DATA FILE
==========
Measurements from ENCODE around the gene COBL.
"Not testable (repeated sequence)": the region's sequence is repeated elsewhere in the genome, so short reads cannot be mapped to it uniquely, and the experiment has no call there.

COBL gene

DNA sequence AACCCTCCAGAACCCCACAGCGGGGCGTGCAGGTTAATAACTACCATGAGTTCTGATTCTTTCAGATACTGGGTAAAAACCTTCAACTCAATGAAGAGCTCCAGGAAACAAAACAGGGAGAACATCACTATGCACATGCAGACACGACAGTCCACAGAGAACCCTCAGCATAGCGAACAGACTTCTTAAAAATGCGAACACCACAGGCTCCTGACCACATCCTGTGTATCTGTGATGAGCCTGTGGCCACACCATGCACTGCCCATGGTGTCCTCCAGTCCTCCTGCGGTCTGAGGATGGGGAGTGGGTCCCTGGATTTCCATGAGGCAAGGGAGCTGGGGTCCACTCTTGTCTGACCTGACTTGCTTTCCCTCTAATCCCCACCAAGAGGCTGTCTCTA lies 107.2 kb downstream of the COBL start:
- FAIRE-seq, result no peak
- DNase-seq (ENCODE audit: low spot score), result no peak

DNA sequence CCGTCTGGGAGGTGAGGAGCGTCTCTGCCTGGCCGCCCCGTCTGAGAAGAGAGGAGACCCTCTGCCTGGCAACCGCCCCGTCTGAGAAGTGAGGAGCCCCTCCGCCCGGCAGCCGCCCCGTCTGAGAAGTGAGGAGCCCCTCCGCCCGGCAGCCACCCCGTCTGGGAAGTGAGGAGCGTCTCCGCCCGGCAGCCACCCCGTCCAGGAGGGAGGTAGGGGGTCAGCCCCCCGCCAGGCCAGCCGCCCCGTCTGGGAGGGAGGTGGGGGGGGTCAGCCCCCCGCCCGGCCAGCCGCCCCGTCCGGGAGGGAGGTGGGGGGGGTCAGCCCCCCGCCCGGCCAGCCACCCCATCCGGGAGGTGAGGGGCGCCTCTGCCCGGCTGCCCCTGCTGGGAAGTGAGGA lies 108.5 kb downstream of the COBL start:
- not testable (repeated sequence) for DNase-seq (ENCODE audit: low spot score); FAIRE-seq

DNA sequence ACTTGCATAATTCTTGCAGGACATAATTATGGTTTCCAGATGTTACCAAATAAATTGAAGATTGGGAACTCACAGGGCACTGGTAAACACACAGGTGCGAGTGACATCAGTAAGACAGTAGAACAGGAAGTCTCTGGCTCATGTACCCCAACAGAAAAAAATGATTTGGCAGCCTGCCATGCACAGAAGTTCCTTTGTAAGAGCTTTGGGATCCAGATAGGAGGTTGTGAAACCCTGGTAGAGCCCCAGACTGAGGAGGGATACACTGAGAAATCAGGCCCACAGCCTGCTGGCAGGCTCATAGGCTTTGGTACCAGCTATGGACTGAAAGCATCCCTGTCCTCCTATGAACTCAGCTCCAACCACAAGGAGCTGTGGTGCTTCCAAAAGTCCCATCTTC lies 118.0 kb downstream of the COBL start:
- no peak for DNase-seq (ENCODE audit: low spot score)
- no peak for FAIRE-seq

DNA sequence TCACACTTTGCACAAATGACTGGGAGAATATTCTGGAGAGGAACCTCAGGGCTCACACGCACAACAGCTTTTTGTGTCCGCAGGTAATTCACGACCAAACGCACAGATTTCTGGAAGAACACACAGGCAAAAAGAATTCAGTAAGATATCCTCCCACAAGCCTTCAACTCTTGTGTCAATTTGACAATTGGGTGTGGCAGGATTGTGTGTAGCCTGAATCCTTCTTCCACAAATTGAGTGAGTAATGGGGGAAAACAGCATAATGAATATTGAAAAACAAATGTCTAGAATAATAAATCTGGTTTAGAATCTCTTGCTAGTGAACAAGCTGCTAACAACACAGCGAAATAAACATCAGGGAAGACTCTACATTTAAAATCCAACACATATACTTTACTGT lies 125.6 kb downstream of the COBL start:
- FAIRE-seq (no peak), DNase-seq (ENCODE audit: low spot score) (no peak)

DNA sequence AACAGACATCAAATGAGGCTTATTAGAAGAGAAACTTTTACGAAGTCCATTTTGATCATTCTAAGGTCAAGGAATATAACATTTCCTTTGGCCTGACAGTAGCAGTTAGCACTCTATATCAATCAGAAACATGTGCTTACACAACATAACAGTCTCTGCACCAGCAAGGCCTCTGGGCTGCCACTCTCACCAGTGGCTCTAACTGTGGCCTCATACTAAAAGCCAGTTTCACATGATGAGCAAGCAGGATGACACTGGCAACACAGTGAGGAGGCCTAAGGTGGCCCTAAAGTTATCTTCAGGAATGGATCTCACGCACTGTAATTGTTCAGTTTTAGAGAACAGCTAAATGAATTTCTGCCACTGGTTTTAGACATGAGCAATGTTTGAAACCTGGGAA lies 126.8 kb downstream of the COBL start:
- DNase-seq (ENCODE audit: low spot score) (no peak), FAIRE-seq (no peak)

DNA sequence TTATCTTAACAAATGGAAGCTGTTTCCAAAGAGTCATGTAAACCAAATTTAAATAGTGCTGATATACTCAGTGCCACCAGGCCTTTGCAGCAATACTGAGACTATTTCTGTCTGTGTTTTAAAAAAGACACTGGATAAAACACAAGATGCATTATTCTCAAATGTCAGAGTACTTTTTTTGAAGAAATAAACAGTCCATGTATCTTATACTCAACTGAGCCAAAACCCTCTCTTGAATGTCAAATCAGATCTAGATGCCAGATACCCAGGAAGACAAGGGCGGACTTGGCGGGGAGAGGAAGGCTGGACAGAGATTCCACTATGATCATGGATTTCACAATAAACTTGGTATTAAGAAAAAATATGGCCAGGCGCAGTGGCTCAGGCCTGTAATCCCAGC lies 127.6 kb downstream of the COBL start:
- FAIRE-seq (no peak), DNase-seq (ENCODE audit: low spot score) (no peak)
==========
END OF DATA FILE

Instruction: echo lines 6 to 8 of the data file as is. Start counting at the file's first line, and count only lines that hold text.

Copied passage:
- DNase-seq (ENCODE audit: low spot score), result no peak

DNA sequence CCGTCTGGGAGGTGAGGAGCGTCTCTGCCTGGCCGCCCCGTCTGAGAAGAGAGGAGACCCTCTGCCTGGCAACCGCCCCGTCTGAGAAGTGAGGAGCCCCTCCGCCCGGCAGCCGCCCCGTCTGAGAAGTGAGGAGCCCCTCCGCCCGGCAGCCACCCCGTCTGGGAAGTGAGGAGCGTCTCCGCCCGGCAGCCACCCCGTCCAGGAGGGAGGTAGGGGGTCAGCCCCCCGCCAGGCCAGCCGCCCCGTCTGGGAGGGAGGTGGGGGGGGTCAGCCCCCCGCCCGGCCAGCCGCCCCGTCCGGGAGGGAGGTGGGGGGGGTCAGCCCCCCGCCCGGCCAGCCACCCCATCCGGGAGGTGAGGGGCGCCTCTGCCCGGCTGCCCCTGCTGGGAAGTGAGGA lies 108.5 kb downstream of the COBL start:
- not testable (repeated sequence) for DNase-seq (ENCODE audit: low spot score); FAIRE-seq